BIRN Launches ‘Reporting House’ Exhibition to Mark End of Kosovo War

A three-month exhibition exploring media coverage of the war in Kosovo, and how artists have interpreted its legacy in the 25 years since, opened on Monday in Prishtina, encouraging survivors to tell their stories.

An exhibition which opened on Monday in Prishtina marks 25 years since the end of the Kosovo war and showcases media coverage of the war alongside artwork dealing with its legacy.

Presented by BIRN Kosovo,, Prishtina Biennale and Paper Gallery, the three-month ‘Reporting House’ exhibition presents a cross-section of the journalism, photography and media artefacts of the time, positioned alongside contemporary artwork exploring and reflecting on the impact of the 1998-99 war in the decades since.

Jeta Xharra, director of BIRN Kosovo, told the opening press conference on Monday that a special testimony room has been installed in the exhibition located at Prishtina’s first trade centre, the Germia Department Store. “The room will serve people who come to visit the exhibition and want to tell their [own] experience,” Xharra explained.

The exhibition takes its name from BIRN’s ‘Reporting House’ museum and community space under preparation in Sarajevo, Bosnia, which aims to tell the story of Yugoslavia’s collapse through the prism of media coverage.

Emir Suljagic, Director of the Memorial Centre in Srebrenica, Bosnia, said many survivors of the former Yugoslav wars have testified to the violations committed against them in war crime trials, but “those thousands [of testimonies of] people who suffered that could not be used as evidence to convict perpetrators are important for our history.

“It is a crucial point in time, either we do it now or they [in Serbia] will do it for us,” Suljagic said, urging Kosovo to gather such testimonies as soon as possible.

Emir Suljagic (L), director of the Memorial Center in Srebrenica, receiving the key to Prishtina from Mayor Perparim Rama (R), June 10, 2024. Photo: BIRN

BIRN in collaboration with the Memorial Centre in Srebrenica has interviewed 100 survivors of the 1995 Srebrenica genocide, ten of whom, according to Suljagic, have died since giving their interviews.

The Mayor of Prishtina, Perparim Rama, before the Reporting House press conference, gave Suljagic the key to the Kosovo capital. “We as people have been defined by our enemies, but that era is over,” he said when receiving the key.

David Loyn, a BBC correspondent during the Kosovo war, told the Reporting House press conference that foreign correspondents were important during the Kosovo war because they had a direct impact in prompting the international community to act.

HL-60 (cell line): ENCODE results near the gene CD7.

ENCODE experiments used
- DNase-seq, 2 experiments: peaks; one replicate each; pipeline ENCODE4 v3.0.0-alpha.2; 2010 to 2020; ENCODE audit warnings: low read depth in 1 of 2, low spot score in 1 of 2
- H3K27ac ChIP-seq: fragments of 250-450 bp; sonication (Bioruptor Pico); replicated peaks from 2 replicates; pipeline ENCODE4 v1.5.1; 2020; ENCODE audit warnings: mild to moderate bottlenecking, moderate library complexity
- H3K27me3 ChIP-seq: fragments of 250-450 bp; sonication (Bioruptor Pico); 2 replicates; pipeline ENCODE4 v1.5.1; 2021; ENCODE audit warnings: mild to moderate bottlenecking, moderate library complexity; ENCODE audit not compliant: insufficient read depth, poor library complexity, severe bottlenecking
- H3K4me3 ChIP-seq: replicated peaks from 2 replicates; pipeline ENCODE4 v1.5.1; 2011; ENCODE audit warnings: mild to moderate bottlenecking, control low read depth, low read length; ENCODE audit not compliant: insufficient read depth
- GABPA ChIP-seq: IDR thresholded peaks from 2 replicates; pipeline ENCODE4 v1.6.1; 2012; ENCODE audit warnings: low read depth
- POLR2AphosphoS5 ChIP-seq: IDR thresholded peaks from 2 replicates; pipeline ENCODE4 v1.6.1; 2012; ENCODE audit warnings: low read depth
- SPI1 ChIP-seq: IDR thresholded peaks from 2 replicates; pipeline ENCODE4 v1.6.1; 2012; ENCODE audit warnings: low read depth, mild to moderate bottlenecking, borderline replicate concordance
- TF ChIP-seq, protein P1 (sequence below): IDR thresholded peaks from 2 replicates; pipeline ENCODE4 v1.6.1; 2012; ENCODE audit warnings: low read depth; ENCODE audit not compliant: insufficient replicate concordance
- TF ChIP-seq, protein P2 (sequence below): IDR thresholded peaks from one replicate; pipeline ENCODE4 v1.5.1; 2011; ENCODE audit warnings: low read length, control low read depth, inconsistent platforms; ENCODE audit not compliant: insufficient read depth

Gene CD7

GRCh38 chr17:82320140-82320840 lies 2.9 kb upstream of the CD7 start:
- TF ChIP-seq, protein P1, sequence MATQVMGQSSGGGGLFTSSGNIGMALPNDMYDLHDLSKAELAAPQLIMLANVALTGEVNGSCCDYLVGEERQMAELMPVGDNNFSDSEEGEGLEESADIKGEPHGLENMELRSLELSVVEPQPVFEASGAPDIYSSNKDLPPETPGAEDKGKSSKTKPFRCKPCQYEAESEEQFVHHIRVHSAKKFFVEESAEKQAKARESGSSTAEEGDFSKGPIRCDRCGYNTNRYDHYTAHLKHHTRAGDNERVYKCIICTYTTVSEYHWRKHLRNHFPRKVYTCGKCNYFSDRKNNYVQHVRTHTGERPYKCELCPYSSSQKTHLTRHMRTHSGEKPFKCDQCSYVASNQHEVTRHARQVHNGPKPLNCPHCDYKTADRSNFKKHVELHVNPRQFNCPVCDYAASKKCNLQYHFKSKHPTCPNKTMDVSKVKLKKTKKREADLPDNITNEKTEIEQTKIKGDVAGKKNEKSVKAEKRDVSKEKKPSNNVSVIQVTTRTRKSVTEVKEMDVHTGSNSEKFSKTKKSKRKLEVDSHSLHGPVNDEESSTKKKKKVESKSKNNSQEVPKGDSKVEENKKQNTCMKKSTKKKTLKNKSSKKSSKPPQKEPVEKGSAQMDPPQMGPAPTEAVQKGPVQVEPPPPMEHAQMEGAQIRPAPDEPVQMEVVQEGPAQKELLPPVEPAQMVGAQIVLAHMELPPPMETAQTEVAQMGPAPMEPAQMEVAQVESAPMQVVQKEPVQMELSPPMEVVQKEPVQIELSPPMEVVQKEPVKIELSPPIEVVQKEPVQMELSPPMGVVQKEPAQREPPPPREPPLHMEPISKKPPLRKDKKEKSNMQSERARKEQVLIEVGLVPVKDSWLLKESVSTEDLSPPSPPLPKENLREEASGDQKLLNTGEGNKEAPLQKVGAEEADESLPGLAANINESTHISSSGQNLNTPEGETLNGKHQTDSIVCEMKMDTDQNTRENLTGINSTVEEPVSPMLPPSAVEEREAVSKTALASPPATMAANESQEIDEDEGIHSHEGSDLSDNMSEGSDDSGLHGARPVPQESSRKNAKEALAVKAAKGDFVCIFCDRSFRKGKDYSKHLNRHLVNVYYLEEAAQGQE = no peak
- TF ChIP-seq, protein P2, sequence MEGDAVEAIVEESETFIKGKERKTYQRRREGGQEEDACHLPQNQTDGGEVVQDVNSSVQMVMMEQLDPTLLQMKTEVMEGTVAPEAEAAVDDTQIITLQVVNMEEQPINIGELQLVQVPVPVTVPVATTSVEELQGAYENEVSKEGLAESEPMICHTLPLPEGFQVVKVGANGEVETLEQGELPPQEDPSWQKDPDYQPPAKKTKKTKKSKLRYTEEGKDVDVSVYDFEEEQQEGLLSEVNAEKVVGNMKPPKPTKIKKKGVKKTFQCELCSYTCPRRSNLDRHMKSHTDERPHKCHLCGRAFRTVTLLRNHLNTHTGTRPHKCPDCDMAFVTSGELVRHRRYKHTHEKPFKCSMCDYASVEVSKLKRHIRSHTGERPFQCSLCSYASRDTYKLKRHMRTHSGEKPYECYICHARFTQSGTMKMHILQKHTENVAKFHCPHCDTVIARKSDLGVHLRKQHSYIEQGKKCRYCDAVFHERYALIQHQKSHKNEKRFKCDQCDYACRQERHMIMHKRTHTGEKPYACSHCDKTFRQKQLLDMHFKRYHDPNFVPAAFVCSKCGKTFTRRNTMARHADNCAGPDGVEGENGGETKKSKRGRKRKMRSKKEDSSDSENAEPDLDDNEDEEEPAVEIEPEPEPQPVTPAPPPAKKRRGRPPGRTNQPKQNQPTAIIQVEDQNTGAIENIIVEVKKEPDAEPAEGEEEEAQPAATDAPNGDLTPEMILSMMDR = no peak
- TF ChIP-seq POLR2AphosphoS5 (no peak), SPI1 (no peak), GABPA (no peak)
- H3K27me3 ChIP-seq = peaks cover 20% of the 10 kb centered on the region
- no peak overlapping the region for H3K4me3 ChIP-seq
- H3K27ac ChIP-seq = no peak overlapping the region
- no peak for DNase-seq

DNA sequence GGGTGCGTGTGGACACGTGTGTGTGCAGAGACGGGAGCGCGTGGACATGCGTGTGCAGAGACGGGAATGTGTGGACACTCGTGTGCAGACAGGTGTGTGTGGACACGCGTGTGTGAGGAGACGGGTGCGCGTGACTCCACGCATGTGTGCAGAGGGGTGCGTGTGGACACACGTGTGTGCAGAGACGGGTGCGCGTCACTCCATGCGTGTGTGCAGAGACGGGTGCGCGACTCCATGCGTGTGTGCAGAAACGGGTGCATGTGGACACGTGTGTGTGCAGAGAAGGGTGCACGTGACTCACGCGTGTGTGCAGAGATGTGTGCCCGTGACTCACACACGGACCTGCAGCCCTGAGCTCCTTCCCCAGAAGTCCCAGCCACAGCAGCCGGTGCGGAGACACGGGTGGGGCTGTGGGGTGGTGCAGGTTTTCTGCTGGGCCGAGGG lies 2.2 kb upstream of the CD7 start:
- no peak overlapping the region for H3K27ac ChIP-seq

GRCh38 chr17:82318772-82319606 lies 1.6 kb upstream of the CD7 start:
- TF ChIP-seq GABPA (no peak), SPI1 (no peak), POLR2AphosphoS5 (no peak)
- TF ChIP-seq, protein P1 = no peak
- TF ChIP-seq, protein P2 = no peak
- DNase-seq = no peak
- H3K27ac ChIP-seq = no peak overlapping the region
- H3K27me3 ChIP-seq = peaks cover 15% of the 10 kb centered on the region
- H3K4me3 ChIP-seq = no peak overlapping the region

“We knew that our reporting from Kosovo will change the course of events,” Loyn said, explaining that during the reporting on one massacre, a British politician was traveling with them in the armoured car that has now been placed outside the exhibition. “When he met [Serbian leader Slobodan] Milosevic in Belgrade, he told him: ‘I have seen the footage. This was something amazing. This story had a lot of impact,” Loyn recalled.

Vaughan Smith, a producer and cameraman for the BBC during the Kosovo war and founder of London’s Frontline Club, a venue that supports freelance journalists around the world, appreciating the work put in the exhibition, explained that the armored car, which he brought to the exhibition, “was used by journalists throughout Kosovo”.

Donika Shahini-Lami, a journalist from Kosovo who worked as a journalist and translator during the war for the Japanese Public Television NHK and KOMBI magazine, brought the notebook of the children of the Jashari family. A total of 59 members of this family, including women and children, were killed by Serbian forces from March 5-7, 1998.

“This notebook is the most important thing I have, after my two daughters,” she said, explaining that “the notebook presents a story. Those children had dreams, they were like everyone else,” she said.

Curated by Gazmend Ejupi, the Reporting House exhibition features 150 television stories from Kosovo between 1992 and 1999 by a range of foreign broadcasters, as well as photographs and print stories.

Contributors include the BBC’s Jeremy Bowen and Ben Brown, Magnum photographer Thomas Dworzak, Kosovar photojournalists Ilaz Bylykbashi and Hazir Reka, Andrew Testa of the New York Times, Frontline founder Vaughan Smith and others.

The exhibition will also present the work of Albanian artists Anri Sala and Adrian Paci, Goncalo Mabunda [Mozambique], Lala Meredith Vula [UK-Kosovo], Zhana Kadyrova [Ukraine], Lana Cmaijcanin [Bosnia and Herzegovina], Olafur Eliasson [Iceland-Denmark], Laura Imami [UK], and Besa Llugiqi, Vullnet Jakupi and Vita Kasapolli, all from Kosovo.

Besides the main exhibition in the Germia department store, the Great Hammam and Paper Gallery in Prishtina will host space for contemplation and dialogue, honouring the memory of those affected by the war in Kosovo and efforts towards the peaceful resolution of conflict.

Source @Prishtina Insight: Read more : Kosovo Kosovo News